The game of 111 lineouts and the subsequent ‘kicking to touch’ rule change in rugby

PUBLISHED: 07:41 13 August 2020

Honiton rugby action

Honiton rugby action


Here we continue our rugby memories from Terry O’Brien of Sidmouth RC

Selecting a man-of-the-match is a common practice these days, writes Terry O’Brien.

In a team game like rugby, this is not straightforward, and a matter of opinion rather based on hard facts.

Certainly, a player, particularly a fly half or scrum half, can have a significant influence on the course a game takes and to some extent the outcome, but a player totally dominating proceedings is as rare as hens’ teeth.

One infamous example occurred in the Scotland versus Wales match in 1963.

The Welsh scrum half and captain Clive Rowlands decided that his forwards were the key to winning and kicked the cover off the ball up the touchline in game which included 111 lineouts and little else.

His fly half David Watkins received only two passes. Rowlands only other contribution was a drop goal in a 6-0 victory.

This match would lead to the change in the laws which stopped kicking direct into touch outside the 22-metre line.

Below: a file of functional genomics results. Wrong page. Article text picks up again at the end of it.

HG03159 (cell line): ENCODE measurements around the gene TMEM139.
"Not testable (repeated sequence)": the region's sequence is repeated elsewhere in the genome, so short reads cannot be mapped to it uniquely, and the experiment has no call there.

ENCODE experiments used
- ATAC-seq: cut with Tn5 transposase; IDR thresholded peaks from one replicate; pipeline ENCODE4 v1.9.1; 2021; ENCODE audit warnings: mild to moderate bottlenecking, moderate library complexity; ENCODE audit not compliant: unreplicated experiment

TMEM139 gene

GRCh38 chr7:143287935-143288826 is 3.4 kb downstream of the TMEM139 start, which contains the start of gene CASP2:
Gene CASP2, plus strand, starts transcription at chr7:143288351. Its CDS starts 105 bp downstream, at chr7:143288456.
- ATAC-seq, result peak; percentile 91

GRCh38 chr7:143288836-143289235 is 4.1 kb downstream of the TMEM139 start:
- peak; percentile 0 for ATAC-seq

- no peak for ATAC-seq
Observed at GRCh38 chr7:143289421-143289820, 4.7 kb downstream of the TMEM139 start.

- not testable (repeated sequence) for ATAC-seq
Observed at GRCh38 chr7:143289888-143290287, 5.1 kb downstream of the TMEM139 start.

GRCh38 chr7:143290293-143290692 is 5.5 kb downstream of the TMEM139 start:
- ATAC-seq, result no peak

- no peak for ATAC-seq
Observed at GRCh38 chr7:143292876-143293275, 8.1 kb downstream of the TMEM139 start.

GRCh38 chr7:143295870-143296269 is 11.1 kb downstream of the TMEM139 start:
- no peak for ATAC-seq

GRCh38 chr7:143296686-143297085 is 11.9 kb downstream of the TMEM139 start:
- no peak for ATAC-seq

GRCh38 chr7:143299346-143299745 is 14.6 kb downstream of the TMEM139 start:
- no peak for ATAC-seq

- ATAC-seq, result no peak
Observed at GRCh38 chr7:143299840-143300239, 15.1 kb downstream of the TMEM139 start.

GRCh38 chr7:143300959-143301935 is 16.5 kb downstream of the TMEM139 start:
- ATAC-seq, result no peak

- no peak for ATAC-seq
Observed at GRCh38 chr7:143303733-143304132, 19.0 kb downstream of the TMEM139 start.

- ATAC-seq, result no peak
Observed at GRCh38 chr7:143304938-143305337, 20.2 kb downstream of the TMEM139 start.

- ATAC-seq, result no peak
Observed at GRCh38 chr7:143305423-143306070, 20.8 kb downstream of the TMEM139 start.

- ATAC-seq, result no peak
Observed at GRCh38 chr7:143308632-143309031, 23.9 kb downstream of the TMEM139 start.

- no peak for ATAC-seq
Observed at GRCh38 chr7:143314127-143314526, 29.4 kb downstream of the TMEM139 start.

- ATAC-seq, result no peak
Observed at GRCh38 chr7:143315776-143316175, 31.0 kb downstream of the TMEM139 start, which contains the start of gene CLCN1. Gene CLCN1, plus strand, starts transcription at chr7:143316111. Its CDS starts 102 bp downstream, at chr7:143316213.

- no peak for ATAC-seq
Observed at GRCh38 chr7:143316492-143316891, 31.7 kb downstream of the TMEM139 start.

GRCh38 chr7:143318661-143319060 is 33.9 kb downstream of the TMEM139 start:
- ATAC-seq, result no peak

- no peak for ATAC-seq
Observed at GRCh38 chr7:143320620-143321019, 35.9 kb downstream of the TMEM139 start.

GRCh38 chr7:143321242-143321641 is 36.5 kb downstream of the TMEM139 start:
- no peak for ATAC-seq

In 1987, I joined the Devon RFU committee with responsibility for the Under-21 team, which would lead to me witnessing a similar, but more entertaining one man show.

In the time before professional rugby and academies, age grade rugby was the main route up the performance ladder and working with talented young players was enjoyable and rewarding.

On Sunday, April 16, 1989 Devon played Warwickshire in the semi-final of the county Under 21 championships at Coundon Road, Coventry.

The game was dominated by the Warwickshire captain, not a half back but a flanker.

He never seemed to be more than a few metres from the ball. In defence, he harried the Devon backline relentlessly.

When his side were in possession, he was on the ball dictating when and how it would be distributed and used.

At one point, his fly half was caught behind the gain line.

He ran back, ripped the ball away and set off on a run which would lead to a try.

He was also involved in his teams other three tries, scoring one himself. It was a truly mesmerising performance.

In the bar after the game, the general opinion was that he would be too small to ever represent England.

Neil Back went on to make 61 appearances for his country and go on three British Lions tours, playing in five Test Matches. And, of course, was a World Cup winner.

Even had this been a more high-profile game, his exploits would have been eclipsed in the sporting headlines by the Hillsborough disaster of the previous day.

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